@Andrea don't do it! In Italian, masculine words end in "o" for singular, "i" for plural, is all. Note: if they end in "io," it becomes "ii." That can look weird. Pompeii.

@Meg - avoid double negatives.

Another theme possibility - OFFBROADWAY.

joho 6:59 PM  

I keep forgetting things ...

@OldCarFudd ... thank you for your interesting and informative comment. You should "speak" more often.

@Treedweller ... it's nice to hear from someone who's experienced ROLFing. I now remember that my friend said it had something to do with emotional pain more than physical pain as @Meg mentioned. But it sounds like it's a hard massage, so it seems ... if your body and mind are in good shape, you won't feel any pain when ROLFed. I would probably have to check into the hospital on both accounts!

3 and out.

Anonymous 7:39 PM  

@ Martin, That Kea video is astounding and gruesome. I never would have guessed that such a thing was present in the natural world.
@ Rex, Sorry that I cannot support your campaign. Keas can kiss my ass if they are going to kill sheep in such a slow and cruel manner.
Puzzle was so-so. Ringo was more fun yesterday.
Only fun was seeing the -bod and guessing Ichabod before I even saw the clue! How does our brain DO THAT?
Squeek the Anonymouse

Two Ponies 7:42 PM  

Hey everyone, Yesterday we were asking about fikink (thanks Ulrich!) and now I'm wondering if anyone has heard from foodie with an update.

retired_chemist 7:52 PM  

re fikink and foodie:

I think it is a good sign for the human race that we, who know each other for the most part only through this blog, can be so caring toward each other.

Ulrich 9:07 PM  

@sfingi: Double negatives can be tricky, but quadruple negatives are to die for: "I ain't going to no heaven 'cause there ain't no heaven to go to."--only a lout would take any one of them out...

(just getting back to normal after an exciting and exhausting day of watching qualifying matches for the 2010 soccer world cup--with some real heart breakers, like the Irish bowing out undeservedly to the French--they can shove their Armagnac where the sun don't shine)

mac 9:08 PM  

@Clark: you had some foresight there, considering Depp won Sexiest Man of the Year. I didn't know the character, just went phonetic.

I've seen the term Jack cheese in Tex-Mex recipes, I think.

Amazing to have Armagnac and Remy next to each other!

Foodie, last time I heard, is trying to get her father taken care of. I'm sure she misses the blog (and us) as much as we do her.

Sfingi 9:28 PM  

@Anonymouse - The Kea thing is sad to us. Where is our border collie when you need him? But certain bats do a similar thing to cattle in some places. The way of the world.

@Pix - I use that same mapping method - superimpose the rose on the USA: Maine, Florida, WA State, So. CA.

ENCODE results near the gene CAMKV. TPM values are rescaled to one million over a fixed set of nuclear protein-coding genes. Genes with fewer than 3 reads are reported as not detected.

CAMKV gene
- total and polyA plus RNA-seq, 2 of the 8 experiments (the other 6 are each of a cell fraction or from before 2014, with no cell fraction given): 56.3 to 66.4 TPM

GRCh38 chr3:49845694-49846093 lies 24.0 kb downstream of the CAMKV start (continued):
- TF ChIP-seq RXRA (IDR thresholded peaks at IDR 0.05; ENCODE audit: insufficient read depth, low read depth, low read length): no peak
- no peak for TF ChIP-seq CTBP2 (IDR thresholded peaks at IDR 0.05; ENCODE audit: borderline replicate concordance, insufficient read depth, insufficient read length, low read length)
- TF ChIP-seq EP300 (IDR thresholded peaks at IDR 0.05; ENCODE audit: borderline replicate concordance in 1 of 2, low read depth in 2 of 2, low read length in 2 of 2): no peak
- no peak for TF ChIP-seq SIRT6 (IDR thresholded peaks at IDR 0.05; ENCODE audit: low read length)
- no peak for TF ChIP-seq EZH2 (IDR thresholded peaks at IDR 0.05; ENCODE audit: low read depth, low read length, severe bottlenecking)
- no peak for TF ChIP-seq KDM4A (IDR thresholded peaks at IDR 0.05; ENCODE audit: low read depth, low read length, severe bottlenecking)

I misspelled Santeria.

@Chefbea - The Utica Observer Dispatch had on the first page today a story about the two dishes we discussed plus "greens." The only way to see the photos is

www.uticaod.com/news/x25518902/Showcasing-citys-unique-flavor

I was going to embed it, but each photo is individual.
Local sweet Sicilian sausage made here is good, too. There's something we like at home - my son makes it well - Pasta ghi sard.' Some call it pasta con sardine, but the first is the Sicilian dialect. It's made with sardines, tomato sauce and pasta, but the important thing with this and any fish sauce is that you don't put grated cheese on it. You fry bread crumbs and spices in olive oil and shake it on with a spoon. It's called modina, I think. The Sicilians have all sorts of rules about which pasta shape goes with which meat, etc., but I love farfalle - butterflies, literally, but called bows here. In German, butterfly is Schmetterling. The best is Spanish - mariposa.

Stan 9:43 PM  

Excellent puzzle and genuinely funny write-up. Happy to be a NYT subscriber today (hear that, Circulation Dept.?)

@Andrea: Your posts just keep getting better.

@Meg: Your comment was perfectly lucid to me...

Re: Killer Keas. I would not watch this for a hundred dollars. I am aware that in the wild, creatures often kill each other. They generally do this for food, and not for spite or out of ideology, which puts them somewhat ahead of humans in my book.

sanfranman59 1:27 AM  

This week's relative difficulty ratings. See my 7/30/2009 post for an explanation. In a nutshell, the higher the ratio, the higher this week's median solve time is relative to the average for the corresponding day of the week.

All solvers (this week's median solve time, average for day of week, ratio, percentile, rating)

All solvers (median solve time, average for day of week, ratio, percentile, rating)

Mon 6:38, 6:54, 0.96, 42%, Medium
Tue 9:02, 8:37, 1.05, 65%, Medium-Challenging
Wed 11:25, 11:46, 0.97, 47%, Medium

Top 100 solvers

Mon 3:27, 3:41, 0.94, 38%, Easy-Medium
Tue 4:20, 4:25, 0.98, 52%, Medium
Wed 5:52, 5:47, 1.01, 60%, Medium-Challenging

Late Guy 9:12 AM  

Okay, this is nit-picky, but I didn't see anyone else complain about it: shouldn't PCS be clued in such a way to show that it's an abbr.? I don't think PC qualifies as a word in and of itself (it's Personal Computer, of course)